Generic name: sumatriptan (injection) [ SOO-ma-TRIP-tan ]
Brand names: Imitrex, Imitrex Statdose, SUMAtriptan Succinate Syringe, Sumavel DosePro, Zembrace SymTouch
Drug class: Antimigraine agents
What is sumatriptan injection?
Sumatriptan is a headache medicine that narrows blood vessels around the brain. Sumatriptan also reduces substances in the body that can trigger headache pain, nausea, sensitivity to light and sound, and other migraine symptoms.
Sumatriptan is used to treat migraines and cluster headaches in adults. Sumatriptan will only treat a headache. This medicine will not prevent headaches or reduce the number of attacks.
Sumatriptan should not be used to treat a common tension headache, or a headache that causes loss of movement on one side of your body. Use this medicine only if your condition has been confirmed by a doctor as migraine headaches.
Sumatriptan may also be used for purposes not listed in this medication guide.
You should not use sumatriptan if you have ever had heart disease, coronary artery disease, blood circulation problems, Wolff-Parkinson-White syndrome, uncontrolled high blood pressure, severe liver disease, a heart attack or stroke, or if your headache seems to be different from your usual migraine headaches.
Do not use this medicine if you have used an MAO inhibitor in the past 14 days, such as isocarboxazid, linezolid, methylene blue injection, phenelzine, rasagiline, selegiline, or tranylcypromine.
Do not use sumatriptan within 24 hours before or after using another migraine headache medicine.
Before taking this medicine
You should not use sumatriptan if you are allergic to it, if you have a headache that seems different from your usual migraine headaches, or if you have ever had:
heart problems, or a stroke (including "mini-stroke");
coronary artery disease, angina (chest pain), blood circulation problems, lack of blood supply to the heart;
circulation problems affecting your legs, arms, stomach, intestines, or kidneys;
a heart disorder called Wolff-Parkinson-White syndrome;
uncontrolled high blood pressure; or
severe liver disease.
Do not use sumatriptan if you have used an MAO inhibitor in the past 14 days. A dangerous drug interaction could occur. MAO inhibitors include isocarboxazid, linezolid, methylene blue injection, phenelzine, rasagiline, selegiline, tranylcypromine, and others.
Tell your doctor if you have ever had:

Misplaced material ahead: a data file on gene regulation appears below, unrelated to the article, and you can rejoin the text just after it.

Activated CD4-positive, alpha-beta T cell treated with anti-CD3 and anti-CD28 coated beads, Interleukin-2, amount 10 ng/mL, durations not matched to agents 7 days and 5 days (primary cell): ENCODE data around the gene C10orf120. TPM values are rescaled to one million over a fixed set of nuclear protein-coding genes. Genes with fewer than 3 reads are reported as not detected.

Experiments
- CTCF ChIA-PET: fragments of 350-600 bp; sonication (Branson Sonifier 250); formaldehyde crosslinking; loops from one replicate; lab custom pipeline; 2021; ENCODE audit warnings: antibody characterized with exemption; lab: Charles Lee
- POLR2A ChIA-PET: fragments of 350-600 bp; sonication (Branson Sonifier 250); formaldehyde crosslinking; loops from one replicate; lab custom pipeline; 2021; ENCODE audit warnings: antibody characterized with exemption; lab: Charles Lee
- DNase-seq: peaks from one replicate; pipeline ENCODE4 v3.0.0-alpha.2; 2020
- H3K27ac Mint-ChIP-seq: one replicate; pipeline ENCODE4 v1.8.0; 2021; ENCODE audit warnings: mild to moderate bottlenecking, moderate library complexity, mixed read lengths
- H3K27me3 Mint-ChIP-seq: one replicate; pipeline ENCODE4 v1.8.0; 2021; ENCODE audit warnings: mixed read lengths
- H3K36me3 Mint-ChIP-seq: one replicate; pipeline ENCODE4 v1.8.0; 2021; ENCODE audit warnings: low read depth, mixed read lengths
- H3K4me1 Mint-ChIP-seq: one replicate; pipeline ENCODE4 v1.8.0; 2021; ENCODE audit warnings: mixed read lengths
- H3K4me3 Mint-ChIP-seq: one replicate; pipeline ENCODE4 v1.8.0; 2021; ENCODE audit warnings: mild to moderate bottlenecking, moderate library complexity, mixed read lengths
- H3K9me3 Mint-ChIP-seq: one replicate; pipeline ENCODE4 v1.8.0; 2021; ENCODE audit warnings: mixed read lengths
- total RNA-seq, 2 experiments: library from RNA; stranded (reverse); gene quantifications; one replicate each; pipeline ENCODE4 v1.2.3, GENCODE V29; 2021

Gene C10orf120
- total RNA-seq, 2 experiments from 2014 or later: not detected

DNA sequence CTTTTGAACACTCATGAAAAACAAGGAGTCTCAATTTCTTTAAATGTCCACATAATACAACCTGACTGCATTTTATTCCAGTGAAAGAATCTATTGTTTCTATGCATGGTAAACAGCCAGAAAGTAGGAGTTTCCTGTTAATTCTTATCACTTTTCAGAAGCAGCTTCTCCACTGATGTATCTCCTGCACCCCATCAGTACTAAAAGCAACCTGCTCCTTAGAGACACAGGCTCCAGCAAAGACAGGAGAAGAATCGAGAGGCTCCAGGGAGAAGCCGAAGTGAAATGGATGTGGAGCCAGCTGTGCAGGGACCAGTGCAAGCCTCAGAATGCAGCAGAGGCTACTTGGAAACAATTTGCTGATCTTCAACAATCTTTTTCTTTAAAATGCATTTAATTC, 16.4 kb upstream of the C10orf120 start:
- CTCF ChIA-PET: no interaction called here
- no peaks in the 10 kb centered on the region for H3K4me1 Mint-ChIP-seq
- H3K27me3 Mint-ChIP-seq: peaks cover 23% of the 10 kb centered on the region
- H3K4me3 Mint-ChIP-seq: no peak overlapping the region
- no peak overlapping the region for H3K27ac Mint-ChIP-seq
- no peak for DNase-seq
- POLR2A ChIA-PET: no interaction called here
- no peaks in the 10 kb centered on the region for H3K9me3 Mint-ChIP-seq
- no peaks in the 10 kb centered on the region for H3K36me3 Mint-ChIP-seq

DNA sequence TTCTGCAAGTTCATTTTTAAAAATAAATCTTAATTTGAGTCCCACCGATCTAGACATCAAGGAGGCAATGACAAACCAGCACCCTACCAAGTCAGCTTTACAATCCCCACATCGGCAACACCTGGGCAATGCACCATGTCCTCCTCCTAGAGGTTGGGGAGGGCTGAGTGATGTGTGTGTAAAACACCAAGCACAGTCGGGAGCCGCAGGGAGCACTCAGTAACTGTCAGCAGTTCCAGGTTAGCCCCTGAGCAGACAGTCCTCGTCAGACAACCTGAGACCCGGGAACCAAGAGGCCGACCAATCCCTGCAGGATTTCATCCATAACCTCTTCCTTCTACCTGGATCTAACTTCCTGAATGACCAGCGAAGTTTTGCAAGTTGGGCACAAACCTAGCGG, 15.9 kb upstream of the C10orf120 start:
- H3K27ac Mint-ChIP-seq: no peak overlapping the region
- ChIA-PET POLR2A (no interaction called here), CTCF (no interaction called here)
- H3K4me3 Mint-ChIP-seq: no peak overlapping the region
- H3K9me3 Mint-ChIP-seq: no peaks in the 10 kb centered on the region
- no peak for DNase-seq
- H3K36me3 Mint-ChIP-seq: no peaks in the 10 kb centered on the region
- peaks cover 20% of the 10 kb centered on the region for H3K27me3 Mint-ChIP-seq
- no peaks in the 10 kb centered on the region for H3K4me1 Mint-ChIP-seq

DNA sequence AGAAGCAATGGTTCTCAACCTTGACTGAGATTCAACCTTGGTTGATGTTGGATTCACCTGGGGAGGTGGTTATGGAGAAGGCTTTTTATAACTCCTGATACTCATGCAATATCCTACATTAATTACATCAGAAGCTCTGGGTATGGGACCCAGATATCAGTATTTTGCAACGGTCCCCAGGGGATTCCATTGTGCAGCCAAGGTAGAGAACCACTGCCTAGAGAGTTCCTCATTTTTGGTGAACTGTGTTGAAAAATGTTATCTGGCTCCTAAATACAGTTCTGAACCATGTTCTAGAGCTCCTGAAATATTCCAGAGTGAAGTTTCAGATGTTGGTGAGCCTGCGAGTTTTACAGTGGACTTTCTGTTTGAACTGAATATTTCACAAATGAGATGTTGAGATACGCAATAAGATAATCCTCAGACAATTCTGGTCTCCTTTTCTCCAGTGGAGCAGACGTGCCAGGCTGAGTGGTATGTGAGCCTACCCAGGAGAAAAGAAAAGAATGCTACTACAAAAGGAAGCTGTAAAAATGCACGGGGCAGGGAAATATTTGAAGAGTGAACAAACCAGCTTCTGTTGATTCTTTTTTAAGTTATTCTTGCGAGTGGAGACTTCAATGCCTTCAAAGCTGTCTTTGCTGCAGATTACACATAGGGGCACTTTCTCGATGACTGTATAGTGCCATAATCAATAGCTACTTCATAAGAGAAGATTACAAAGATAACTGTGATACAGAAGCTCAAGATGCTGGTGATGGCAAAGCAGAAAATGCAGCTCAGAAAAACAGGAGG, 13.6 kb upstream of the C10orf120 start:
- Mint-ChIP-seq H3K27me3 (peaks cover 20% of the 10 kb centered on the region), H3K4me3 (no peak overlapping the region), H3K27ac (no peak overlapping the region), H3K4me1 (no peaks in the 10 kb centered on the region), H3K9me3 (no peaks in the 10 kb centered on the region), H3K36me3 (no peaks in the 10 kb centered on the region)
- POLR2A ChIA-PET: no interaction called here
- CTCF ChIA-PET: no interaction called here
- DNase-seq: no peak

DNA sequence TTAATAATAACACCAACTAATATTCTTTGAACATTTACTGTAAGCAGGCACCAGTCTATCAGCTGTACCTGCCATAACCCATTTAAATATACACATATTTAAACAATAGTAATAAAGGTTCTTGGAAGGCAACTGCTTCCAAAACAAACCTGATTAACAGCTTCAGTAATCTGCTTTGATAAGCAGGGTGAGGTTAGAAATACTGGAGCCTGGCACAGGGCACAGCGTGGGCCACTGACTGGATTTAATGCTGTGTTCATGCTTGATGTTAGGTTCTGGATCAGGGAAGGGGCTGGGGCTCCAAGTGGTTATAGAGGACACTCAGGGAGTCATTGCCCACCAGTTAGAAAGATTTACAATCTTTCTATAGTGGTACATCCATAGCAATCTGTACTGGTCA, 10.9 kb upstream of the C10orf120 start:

liver or kidney disease;
epilepsy or other seizure disorder;
high blood pressure, a heart rhythm disorder; or
risk factors for coronary artery disease (such as diabetes, menopause, smoking, being overweight, having high blood pressure or high cholesterol, having a family history of coronary artery disease, or being older than 40 and a man).
It is not known whether this medicine will harm an unborn baby. Tell your doctor if you are pregnant or plan to become pregnant.
Sumatriptan can pass into breast milk. Do not breast-feed within 12 hours after using sumatriptan. If you use a breast pump during this time, throw out any milk you collect. Do not feed it to your baby.
Sumatriptan injection is not approved for use by anyone younger than 18 years old.
How should I use sumatriptan injection?
Use sumatriptan as soon as you notice headache symptoms. Follow all directions on your prescription label and read all medication guides or instruction sheets. Use the medicine exactly as directed.
Never use more than your recommended dose. Overuse of migraine headache medicine can make headaches worse. Tell your doctor if the medicine seems to stop working as well in treating your migraine attacks.
Sumatriptan is injected under the skin. A healthcare provider may teach you how to properly use the medication by yourself.
This medicine comes in a vial (bottle), a needle-free injector device, or a prefilled cartridge for an auto-injector syringe. Each type is for one use only.
Read and carefully follow any Instructions for Use provided with your medicine. Do not use sumatriptan if you don't understand all instructions for proper use. Ask your doctor or pharmacist if you have questions.
Prepare your injection only when you are ready to give it. Do not use a vial if the medicine looks cloudy, has changed colors, or has particles in it. Call your pharmacist for new medicine.
After an injection: If your headache does not completely go away, call your doctor before using a second injection. If your headache goes away and then comes back, use a second injection if it has been at least 1 hour since your first injection. Do not use more than 2 injections in 24 hours. Call your doctor if your symptoms do not improve.